Building an emergency fund or saving for "rainy days": what's the difference? It's always good to have some extra cash for unexpected life-changing events. Whether it’s a one-time occasion or a sudden job loss, you have to be protected and definitely stay away from debt. Let’s dive deeper and see how to save some money for a rainy day or an emergency fund. First, we have to markdown the differences between a rainy-day and an emergency fund.
A rainy day fund is basically meant to be to cover an emergency one-time payment: a medical bill, auto-payments, tax returns, or other unexpected expenses. A rainy-day fund helps you to stay away from taking extra loans. Once you realize, that having a rainy-day fund is essential, the next step will be setting up it properly. First, you have to identify how much money you need to save. A rainy-day fund will typically be $1,000 to $5,000. Assuming, the amount is $3,000 - then you have to save 250$ every month so in a year you’ll have your safety cushion. Keep saving that amount for years and here you go - you have your emergency fund.
Emergency fund is usually about $10,000 to $15,000. Ideally, it should replace you a three-month salary. Simply, multiply your current salary by 3 and you’ll figure out your emergency fund amount. Three months is an average period to recover from tough life circumstances, so make sure you have that minimum amount. Of course, more is better.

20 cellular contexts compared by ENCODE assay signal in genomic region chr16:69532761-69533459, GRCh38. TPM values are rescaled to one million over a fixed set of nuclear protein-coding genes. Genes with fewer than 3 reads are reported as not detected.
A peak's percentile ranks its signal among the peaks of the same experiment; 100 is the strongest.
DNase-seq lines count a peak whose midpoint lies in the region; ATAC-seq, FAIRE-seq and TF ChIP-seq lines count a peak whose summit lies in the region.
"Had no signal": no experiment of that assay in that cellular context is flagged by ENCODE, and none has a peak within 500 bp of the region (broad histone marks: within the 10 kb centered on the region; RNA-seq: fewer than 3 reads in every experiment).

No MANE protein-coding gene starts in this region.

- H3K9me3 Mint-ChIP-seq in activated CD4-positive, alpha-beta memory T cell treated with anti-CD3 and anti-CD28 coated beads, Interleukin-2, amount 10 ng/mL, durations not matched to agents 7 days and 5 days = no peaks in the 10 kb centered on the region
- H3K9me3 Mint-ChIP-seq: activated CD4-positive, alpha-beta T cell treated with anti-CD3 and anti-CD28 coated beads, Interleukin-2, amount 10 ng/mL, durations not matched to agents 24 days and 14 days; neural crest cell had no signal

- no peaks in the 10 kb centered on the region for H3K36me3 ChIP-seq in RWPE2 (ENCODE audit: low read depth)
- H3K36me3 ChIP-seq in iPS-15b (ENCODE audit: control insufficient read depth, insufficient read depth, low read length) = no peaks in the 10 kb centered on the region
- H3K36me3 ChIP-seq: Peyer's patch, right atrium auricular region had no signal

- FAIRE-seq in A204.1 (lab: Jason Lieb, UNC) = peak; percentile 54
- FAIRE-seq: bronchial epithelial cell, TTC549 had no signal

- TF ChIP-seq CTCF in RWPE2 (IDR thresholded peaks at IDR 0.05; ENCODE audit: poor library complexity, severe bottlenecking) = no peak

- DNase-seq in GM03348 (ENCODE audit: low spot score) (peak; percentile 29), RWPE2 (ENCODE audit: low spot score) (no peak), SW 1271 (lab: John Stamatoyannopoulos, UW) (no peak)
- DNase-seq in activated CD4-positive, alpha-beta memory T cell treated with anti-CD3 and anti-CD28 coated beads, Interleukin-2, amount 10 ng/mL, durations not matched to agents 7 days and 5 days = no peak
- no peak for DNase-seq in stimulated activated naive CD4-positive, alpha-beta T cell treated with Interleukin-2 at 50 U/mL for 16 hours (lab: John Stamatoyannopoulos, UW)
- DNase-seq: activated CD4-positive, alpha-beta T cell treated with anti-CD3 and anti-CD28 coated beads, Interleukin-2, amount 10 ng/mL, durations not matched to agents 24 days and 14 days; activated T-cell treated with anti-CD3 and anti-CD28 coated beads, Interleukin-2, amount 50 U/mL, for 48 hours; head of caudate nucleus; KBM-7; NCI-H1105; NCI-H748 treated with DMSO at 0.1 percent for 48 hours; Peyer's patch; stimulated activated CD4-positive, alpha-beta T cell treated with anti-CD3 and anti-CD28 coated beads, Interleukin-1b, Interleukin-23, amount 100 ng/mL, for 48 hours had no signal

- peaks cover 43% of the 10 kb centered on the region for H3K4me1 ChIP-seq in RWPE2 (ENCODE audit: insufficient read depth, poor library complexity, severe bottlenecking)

As we’ve mentioned earlier, an emergency fund is meant to be for something crucial and should help you to maintain your lifestyle while you got through some emergency in your life like illness, someone's death, a job loss, etc. Keep in mind that the emergency fund is for emergencies. That means don't spend it on celebrations, vacations, shopping, or something else - you’ve got an idea.
How to build a habit of saving every month? If you haven’t yet, get a savings account. Ideally, you should use a different from your regular checking bank account. So having access to your savings account won’t be that easy, and you’ll use it when you really have an emergency expense. Make sure your account is federally insured - typically, savings accounts are federally insured up to $250,000. Watch out for being charged extra, check interest rates and fees - you don’t want extra expenses while your goal is to save money instead. You also want to choose the most convenient bank with user-friendly features like easily having access to your account with available checking and savings balance, having a dedicated person to resolve any problems you might have, etc. Trust your bank, so you’ll enjoy saving your finances with confidence.
If you have some money left at the end of the pay period, move it to your emergency fund right away. Analyze where your money goes every month: whether it's a daily cup of coffee, eating out every lunch, or a regular dining at the restaurants. All these daily expenses could easily roll over $1000. Isn't it better to invest in your savings account instead?
Build a habit of being consistent, disciplined and prompt. Remember the main reason for saving money for a rainy day and building emergency funds is to avoid borrowing. More money you save, less chances you’ll get in debt. Nothing feels better than feeling safe, confident, and insured. Have a happy saving!